The virgin figure has had a dynamic presence in religious tradition for centuries. In the ancient world, cults of virgin goddesses and their maiden priestesses held great popularity. While the formidable ancient Greek goddesses Athena and Artemis held sway in many cities, Rome’s Vestal Virgins were famed far and wide.
However, Christianity dodges the issue of Mary as a Goddess by referring to a sacred book that one must accept as an article of faith. In point of fact, the veneration, or more adequately, the cult of Mary cannot be fully examined through the lens of Christianity alone.
Rather, it must be looked at in a historical context. Table of contents. John McGuckin, 'The Early Cult of Mary and Inter-Religious Contexts in the 5th Century Church' Chris Maunder, 'Origins of the Cult of the Virgin Mary in the New Testament' Geri Parlby, 'The Origins of Marian Art in the Catacombs and the Problems of Identification' J.K.
Elliott, 'Mary in the Apocryphal New Testament' Stephen Shoemaker, 'The Cult of the Virgin in the 4th. Why is Mary both “Virgin” and “Mother” simultaneously.
Why has the Marian cult always been stronger in certain geographical areas than in others. The first half of the book presents a psychoanalytic explanation for the most salient facts about the Marian cult and the second addresses the question of Marian apparitions.
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We hope to see you as a part of our community soon and God Bless. This book offers new insight and understanding of the cult of Mary from its earliest incarnations in Christianity.
The Cult of the Virgin Mary Michael P. Carroll — Religion. Get this from a library. The cult of the Virgin Mary: psychological origins. [Michael P Carroll] -- "Every year over twelve million people make pilgrimages to the Shrine of Our Lady of Guadalupe and nearly four and a half million visit the shrine at Lourdes.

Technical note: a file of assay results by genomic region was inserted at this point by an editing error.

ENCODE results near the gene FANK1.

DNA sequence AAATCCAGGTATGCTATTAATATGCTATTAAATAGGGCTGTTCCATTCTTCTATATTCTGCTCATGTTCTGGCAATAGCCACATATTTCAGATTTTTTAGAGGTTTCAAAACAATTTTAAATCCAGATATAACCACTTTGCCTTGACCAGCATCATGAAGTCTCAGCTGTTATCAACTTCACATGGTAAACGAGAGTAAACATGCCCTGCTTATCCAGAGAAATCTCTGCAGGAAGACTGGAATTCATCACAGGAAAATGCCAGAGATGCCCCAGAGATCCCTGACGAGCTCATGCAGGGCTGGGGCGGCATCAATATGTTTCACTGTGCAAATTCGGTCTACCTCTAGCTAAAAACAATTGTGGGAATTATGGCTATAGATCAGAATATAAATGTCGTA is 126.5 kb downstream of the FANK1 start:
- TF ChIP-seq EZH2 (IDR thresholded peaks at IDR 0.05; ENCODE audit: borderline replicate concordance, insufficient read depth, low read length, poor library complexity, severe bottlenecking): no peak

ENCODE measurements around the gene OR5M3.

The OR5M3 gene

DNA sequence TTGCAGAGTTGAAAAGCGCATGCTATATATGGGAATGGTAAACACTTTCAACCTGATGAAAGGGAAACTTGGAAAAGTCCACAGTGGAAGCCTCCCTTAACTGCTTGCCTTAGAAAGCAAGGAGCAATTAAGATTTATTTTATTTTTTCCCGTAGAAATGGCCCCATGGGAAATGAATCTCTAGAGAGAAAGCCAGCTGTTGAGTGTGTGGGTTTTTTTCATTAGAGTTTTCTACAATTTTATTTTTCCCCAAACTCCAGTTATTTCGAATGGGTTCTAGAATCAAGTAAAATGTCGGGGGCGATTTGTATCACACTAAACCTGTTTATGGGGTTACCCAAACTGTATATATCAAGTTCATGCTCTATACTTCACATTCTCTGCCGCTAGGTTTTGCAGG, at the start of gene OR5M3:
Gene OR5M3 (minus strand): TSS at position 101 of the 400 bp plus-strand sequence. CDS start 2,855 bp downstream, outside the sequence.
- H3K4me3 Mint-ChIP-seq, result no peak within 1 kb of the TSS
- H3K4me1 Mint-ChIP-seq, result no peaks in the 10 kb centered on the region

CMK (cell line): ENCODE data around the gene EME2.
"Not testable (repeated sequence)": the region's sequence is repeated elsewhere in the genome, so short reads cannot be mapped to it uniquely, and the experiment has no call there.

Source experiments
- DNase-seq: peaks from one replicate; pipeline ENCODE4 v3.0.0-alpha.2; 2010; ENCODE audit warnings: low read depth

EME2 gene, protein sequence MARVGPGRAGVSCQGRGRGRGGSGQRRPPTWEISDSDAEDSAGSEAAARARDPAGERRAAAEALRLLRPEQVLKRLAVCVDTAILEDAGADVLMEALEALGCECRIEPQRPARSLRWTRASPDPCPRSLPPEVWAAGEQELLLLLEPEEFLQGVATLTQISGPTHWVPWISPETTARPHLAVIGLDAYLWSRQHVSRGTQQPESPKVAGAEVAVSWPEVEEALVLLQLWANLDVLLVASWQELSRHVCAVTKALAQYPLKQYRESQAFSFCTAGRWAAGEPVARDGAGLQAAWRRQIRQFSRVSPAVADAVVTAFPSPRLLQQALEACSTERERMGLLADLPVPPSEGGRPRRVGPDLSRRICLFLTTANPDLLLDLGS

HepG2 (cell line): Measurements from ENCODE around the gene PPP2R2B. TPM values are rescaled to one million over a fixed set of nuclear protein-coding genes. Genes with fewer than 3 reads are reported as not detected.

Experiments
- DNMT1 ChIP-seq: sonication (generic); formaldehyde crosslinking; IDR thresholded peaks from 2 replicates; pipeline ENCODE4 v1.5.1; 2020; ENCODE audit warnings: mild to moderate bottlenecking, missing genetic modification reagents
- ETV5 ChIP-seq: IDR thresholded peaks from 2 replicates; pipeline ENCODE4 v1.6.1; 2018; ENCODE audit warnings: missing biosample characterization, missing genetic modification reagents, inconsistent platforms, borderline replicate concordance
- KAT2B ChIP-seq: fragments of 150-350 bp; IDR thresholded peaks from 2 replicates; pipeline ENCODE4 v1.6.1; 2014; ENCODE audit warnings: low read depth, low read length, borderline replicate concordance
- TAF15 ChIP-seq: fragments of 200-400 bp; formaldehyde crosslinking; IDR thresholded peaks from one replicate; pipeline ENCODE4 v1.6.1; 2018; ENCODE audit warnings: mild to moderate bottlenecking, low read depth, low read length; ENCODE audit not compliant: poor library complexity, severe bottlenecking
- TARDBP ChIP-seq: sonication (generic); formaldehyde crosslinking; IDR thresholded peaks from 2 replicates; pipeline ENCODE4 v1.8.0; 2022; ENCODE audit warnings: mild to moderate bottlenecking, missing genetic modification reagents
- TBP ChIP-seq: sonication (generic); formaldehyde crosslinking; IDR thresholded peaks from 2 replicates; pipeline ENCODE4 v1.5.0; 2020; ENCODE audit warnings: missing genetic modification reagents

Tracing this widespread and emotionally. An early icon of the Virgin as queen is in the church of Santa Maria in Trastevere in Rome, datable to – by the kneeling figure of Pope John VII, a notable promoter of the cult of the Virgin, to whom the infant Christ reaches his hand.
This type was long confined to Rome. Buy The Cult of the Virgin Mary: Psychological Origins Reprint by Carroll, Michael P. (ISBN: ) from Amazon's Book Store. Everyday low prices and free delivery on Author: Michael P. Carroll. Hours of the Virgin Mary Cult of the Virgin Mary The Virgin Mary was venerated in the early days of the Church, but the cult of the Virgin remained small until the 10th century, when it suddenly rose in popularity.
By the 14th century the importance of the Virgin had grown throughout the Christian world. This unique study of the cult of the Virgin Mary offers a way of thinking about the interrelations of Catholicism and ideas of ideal femininity over the longue duree.
An ambitious history of the changing symbolism of the Mother of God, Alone of All Her Sex holds up to the light different emphases occurring at different times, and highlights. Marina Warner and the cult of Mary As her controversial study of Mary is reissued, Marina Warner talks to Peter Stanford about the book’s hostile reception and the enduring cult of the Virgin.
: The Cult of the Virgin Mary () by Carroll, Michael P. and a great selection of similar New, Used and Collectible Books available now at great prices/5(15). Anyone with an interest in saints' cults will want this book.
DAUVIT BROUN, Professor of Scottish History, University of Glasgow. This volume examines the phenomena of the cult of saints and Marian devotion as they were manifested in Scotland, ranging from the early medieval period to Author: Helen Birkett, Rachel Butter, Thomas Owen Clancy, David Ditchburn, Audrey-Beth Fitch, Mark A.
Hall. The Virgin survived, and her cult is thriving. “Mary is here, right now,” declares Judith Dupré, author of “Full of Grace: Encountering Mary in Faith, Art and Life” (Random House). Uncertain how to structure her book, she asked Mary for guidance, and 15 dots of light appeared on the wall — “15 being the number of the mysteries of.
Good book coming from the second wave of feminism, although sometimes it feels like a rant. Still, the history of Mary is very well researched. Published in by Marina Warner, Alone of All Her Sex: The Myth and the Cult of the Virgin Mary is both a lasting work of scholarship and an artifact of its own time—second wave s: